Sunday, October 05, 2008

The check is in the mail. Do you believe that?

I don't. Not after 3 days. However, I did start writing this weekend. I promised myself that I would not send any more work. I had to start, though, because there are only 3 weeks left before the target due date. Frankly, at this point, the contract project is practically impossible.

Still, ask me about sustainability...I have drafted 17 websites pages on the subject. Only 88 to go...

Other than two social commitments (one being T's birthday visit this weekend), I shall be doing little else besides going to work, writing, and sleeping. I shall even have to write while T's here, but I know that she will fall asleep before I so I should be able to manage somehow.

D is helping me. Boy, do we make a sweet writing team! She humbles me with her diction--each word in her edits fits so very well and enhances the overall piece...sometimes more than I thought possible. If the client does not like this work, I shall be truly surprised.

Professor C sent me his latest batch of sermons (remember that he preaches when his pastor is out of town). I squeezed in two of them as rewards for keeping true to my blistering writing schedule. I had send him the piece I had done with Pastor D's series on the Seven Words of Christ and his latest homily on prayer. Professor C was very impressed with his writing (Pastor D regularly brushes off my professional praise of his work) and his even greater admiration for how much Pastor D goes out of his way to minister to those who cross his path. What I love about Professor C is that he finished off his email by telling me about St. Athanasius (the saint whose name is in the name of Pastor D's church).

Professor C noted: "He stood for the deity of Christ "against the world" in the fourth century. If you've ever said the Nicene Creed, you've professed the faith of Athanasius." Much of our conversation the other evening was about standing against today's world...


Pastor D's homily:

Today I am starting a series of meditations on praying for others. These are based upon and inspired by a book I am reading called Grace Upon Grace: Spirituality for Today by Rev. Dr. John Kleinig, a theologian from Australia.

The Privilege of Prayer

"O Lord, in the morning you hear my voice;
in the morning I prepare a sacrifice for you and watch."
(Psalm 5:3)

Prayer is the breath of a Christian. We breathe in God's Word and we breathe out in prayer based upon that Word. Christians have the privilege of prayer because we have access to God the Father through His Son, our Lord Jesus Christ. Because the Son of God came down from heaven in solidarity with us, we now stand in solidarity with those around us and pray for them. When we do so, we use our position before God in a Christ-like way, for the benefit of others.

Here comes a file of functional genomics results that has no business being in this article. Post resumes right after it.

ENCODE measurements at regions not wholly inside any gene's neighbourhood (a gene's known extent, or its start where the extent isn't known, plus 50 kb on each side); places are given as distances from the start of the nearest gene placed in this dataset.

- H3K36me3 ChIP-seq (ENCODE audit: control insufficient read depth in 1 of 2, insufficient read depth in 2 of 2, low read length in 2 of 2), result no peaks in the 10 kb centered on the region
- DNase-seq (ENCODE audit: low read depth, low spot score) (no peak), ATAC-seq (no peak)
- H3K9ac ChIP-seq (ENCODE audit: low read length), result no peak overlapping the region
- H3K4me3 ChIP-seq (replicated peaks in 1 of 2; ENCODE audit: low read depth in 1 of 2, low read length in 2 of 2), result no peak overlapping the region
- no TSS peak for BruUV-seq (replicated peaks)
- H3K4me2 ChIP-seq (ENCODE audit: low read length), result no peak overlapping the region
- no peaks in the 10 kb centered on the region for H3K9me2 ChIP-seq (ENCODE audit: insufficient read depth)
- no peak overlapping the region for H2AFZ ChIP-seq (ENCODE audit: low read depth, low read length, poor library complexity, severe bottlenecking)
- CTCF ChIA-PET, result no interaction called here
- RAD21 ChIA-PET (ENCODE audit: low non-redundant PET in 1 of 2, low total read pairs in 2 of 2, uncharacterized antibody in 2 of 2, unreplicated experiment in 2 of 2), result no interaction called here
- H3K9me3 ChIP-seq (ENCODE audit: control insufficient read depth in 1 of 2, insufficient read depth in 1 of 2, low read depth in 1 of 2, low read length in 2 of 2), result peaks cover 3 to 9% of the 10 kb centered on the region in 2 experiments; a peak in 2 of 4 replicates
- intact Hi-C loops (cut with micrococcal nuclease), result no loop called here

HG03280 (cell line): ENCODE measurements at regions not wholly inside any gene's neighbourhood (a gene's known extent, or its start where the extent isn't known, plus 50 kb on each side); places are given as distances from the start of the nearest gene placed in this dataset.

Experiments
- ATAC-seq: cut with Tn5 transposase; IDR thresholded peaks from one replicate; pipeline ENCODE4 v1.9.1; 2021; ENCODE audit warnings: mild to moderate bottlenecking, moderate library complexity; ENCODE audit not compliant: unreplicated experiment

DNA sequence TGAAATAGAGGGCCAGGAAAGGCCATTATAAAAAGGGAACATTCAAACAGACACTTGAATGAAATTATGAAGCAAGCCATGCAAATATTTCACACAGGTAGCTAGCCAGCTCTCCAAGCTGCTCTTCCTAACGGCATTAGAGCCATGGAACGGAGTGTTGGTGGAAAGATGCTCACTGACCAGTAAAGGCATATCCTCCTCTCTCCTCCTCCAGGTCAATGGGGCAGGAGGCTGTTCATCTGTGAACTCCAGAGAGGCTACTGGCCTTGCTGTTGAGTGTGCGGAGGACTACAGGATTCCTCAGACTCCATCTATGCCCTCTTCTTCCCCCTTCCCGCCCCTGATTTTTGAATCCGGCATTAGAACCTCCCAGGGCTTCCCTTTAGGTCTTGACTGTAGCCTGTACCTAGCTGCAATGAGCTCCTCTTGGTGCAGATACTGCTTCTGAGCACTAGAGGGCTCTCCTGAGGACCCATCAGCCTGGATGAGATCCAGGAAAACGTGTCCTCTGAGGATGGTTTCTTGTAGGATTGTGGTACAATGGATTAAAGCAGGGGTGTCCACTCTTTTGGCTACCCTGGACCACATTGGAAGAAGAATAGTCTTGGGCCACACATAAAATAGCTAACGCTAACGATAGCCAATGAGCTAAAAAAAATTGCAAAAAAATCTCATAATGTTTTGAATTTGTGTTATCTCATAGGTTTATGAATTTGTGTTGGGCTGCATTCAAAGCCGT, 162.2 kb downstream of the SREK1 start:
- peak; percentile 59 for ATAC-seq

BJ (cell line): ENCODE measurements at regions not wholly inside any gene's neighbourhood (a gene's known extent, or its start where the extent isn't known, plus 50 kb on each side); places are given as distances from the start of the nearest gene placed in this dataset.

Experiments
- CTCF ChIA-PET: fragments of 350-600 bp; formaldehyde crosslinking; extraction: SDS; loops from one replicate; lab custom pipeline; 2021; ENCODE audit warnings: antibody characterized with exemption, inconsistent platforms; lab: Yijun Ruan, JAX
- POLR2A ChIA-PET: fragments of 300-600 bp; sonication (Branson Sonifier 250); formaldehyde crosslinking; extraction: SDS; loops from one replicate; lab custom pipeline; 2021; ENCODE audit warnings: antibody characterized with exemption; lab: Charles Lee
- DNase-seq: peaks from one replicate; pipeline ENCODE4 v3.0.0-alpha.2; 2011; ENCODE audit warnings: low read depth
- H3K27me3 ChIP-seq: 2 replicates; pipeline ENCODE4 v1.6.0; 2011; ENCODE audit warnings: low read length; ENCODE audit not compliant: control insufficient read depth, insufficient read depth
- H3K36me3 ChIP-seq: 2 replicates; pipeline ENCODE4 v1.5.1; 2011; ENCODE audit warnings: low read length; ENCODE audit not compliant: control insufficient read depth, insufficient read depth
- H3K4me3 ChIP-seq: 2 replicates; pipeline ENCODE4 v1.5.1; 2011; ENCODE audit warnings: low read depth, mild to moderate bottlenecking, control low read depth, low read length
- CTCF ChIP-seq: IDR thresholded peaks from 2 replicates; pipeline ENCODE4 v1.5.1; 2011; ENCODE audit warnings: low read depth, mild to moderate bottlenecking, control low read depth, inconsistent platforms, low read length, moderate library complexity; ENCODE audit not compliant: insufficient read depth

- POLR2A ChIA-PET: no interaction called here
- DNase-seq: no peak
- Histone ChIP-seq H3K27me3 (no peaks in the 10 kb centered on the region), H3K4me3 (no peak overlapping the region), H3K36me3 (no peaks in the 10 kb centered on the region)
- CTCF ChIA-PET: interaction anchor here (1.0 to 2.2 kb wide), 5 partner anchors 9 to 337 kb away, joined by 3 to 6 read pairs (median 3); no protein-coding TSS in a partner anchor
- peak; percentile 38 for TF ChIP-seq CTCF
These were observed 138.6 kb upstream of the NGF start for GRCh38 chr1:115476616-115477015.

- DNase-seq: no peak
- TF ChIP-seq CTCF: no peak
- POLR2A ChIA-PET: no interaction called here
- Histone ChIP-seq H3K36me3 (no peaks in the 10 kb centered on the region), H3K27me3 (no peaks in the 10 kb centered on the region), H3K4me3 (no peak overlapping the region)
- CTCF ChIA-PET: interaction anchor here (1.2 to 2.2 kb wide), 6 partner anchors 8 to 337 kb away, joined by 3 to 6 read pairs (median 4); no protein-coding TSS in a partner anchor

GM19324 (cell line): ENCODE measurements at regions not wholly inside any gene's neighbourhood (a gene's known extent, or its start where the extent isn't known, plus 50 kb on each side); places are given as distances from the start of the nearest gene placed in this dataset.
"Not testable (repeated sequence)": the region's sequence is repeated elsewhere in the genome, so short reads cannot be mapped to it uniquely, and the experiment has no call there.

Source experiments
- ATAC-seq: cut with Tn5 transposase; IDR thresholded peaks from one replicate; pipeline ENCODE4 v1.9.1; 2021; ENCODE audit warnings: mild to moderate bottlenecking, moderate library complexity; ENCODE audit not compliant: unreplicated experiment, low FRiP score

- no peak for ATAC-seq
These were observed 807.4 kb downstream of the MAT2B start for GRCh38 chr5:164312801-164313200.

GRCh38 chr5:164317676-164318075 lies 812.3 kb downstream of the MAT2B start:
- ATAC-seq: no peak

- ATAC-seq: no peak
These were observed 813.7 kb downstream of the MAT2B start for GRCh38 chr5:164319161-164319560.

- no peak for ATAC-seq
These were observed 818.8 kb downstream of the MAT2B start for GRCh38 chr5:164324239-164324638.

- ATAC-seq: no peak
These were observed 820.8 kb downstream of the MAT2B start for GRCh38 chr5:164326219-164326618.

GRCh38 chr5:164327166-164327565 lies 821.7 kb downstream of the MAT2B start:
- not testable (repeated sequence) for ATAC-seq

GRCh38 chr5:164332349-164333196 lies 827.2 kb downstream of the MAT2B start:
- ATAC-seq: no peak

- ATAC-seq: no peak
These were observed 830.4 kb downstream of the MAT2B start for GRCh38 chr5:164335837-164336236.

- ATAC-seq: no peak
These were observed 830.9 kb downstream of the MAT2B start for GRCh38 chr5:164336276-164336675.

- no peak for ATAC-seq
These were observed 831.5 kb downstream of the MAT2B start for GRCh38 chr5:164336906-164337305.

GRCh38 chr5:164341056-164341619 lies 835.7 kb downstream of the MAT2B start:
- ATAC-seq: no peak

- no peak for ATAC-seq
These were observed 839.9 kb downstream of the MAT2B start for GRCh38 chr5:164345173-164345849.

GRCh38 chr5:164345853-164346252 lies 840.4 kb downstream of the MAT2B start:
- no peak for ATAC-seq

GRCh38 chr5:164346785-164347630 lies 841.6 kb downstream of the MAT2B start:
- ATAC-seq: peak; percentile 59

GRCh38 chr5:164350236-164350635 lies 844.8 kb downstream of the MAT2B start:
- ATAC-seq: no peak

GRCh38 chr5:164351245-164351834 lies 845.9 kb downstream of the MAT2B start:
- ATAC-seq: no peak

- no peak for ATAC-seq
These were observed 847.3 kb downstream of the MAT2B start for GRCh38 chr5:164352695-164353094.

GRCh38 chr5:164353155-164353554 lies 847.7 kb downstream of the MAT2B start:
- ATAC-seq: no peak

An example of this from the Old Testament is Moses (in his prayer after the incident with the golden calf). Here I will quote from Kleinig: "Moses used his standing with God to mediate between God and the people. On the one hand, since Moses has favor with God, he seeks to include his people in that favor. On the other hand, he refuses to separate from his people and join God in His condemnation of them. Thus Moses stands both in solidarity with God in His grace and with his people in their sin."

This, too, is what we are privileged to do in prayer. Since we are united to Christ by faith and have favor with God, we are bold to pray for others that they too may be included in God's favor. We stand not apart but in solidarity with our family, friends, and neighbors, to be a blessing to them. And of all the things we can do for others, prayer is the very best thing we could do for them. For with our prayers we are giving them not mere human help, but divine help. We place them in God's gracious hands, and watch - trusting that God will care for them. We may not ever see that care, but prayer is not based upon what we see, but upon the Word and promises of God. What He promises, He will do!

And so we pray - not just because we have to, but because we can; and because others need our prayers.

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